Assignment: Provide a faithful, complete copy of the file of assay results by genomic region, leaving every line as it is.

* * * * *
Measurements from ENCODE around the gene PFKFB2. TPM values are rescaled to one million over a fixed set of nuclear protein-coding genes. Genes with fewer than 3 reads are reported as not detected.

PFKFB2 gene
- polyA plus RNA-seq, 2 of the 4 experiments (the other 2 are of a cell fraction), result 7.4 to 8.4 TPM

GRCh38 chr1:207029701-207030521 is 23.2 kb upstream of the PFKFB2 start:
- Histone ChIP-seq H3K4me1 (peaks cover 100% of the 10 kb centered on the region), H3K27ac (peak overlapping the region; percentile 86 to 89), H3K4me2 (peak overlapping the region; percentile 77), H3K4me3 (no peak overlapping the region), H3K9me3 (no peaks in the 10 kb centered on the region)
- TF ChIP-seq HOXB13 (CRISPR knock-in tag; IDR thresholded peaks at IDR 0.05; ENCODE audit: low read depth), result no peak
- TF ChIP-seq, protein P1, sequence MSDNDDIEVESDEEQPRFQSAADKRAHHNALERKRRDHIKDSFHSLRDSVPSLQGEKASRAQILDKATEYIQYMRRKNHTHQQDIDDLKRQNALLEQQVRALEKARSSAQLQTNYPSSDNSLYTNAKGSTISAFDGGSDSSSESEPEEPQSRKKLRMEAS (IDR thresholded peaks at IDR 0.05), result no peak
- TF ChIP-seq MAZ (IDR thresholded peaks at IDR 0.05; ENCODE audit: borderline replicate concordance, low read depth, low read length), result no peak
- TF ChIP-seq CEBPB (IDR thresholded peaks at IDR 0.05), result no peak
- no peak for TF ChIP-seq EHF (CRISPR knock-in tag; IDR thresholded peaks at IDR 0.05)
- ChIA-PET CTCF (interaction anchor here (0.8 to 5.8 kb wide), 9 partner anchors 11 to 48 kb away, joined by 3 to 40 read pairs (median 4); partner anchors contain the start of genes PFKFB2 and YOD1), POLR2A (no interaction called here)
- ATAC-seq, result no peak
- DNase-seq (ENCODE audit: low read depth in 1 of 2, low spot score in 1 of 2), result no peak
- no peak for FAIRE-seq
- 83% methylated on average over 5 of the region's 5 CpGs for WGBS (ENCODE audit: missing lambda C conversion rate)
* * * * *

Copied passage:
Measurements from ENCODE around the gene PFKFB2. TPM values are rescaled to one million over a fixed set of nuclear protein-coding genes. Genes with fewer than 3 reads are reported as not detected.

PFKFB2 gene
- polyA plus RNA-seq, 2 of the 4 experiments (the other 2 are of a cell fraction), result 7.4 to 8.4 TPM

GRCh38 chr1:207029701-207030521 is 23.2 kb upstream of the PFKFB2 start:
- Histone ChIP-seq H3K4me1 (peaks cover 100% of the 10 kb centered on the region), H3K27ac (peak overlapping the region; percentile 86 to 89), H3K4me2 (peak overlapping the region; percentile 77), H3K4me3 (no peak overlapping the region), H3K9me3 (no peaks in the 10 kb centered on the region)
- TF ChIP-seq HOXB13 (CRISPR knock-in tag; IDR thresholded peaks at IDR 0.05; ENCODE audit: low read depth), result no peak
- TF ChIP-seq, protein P1, sequence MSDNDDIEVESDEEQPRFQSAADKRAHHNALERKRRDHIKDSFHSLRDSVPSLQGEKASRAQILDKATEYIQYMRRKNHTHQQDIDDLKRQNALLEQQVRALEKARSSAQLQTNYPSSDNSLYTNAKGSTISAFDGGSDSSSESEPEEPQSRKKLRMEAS (IDR thresholded peaks at IDR 0.05), result no peak
- TF ChIP-seq MAZ (IDR thresholded peaks at IDR 0.05; ENCODE audit: borderline replicate concordance, low read depth, low read length), result no peak
- TF ChIP-seq CEBPB (IDR thresholded peaks at IDR 0.05), result no peak
- no peak for TF ChIP-seq EHF (CRISPR knock-in tag; IDR thresholded peaks at IDR 0.05)
- ChIA-PET CTCF (interaction anchor here (0.8 to 5.8 kb wide), 9 partner anchors 11 to 48 kb away, joined by 3 to 40 read pairs (median 4); partner anchors contain the start of genes PFKFB2 and YOD1), POLR2A (no interaction called here)
- ATAC-seq, result no peak
- DNase-seq (ENCODE audit: low read depth in 1 of 2, low spot score in 1 of 2), result no peak
- no peak for FAIRE-seq
- 83% methylated on average over 5 of the region's 5 CpGs for WGBS (ENCODE audit: missing lambda C conversion rate)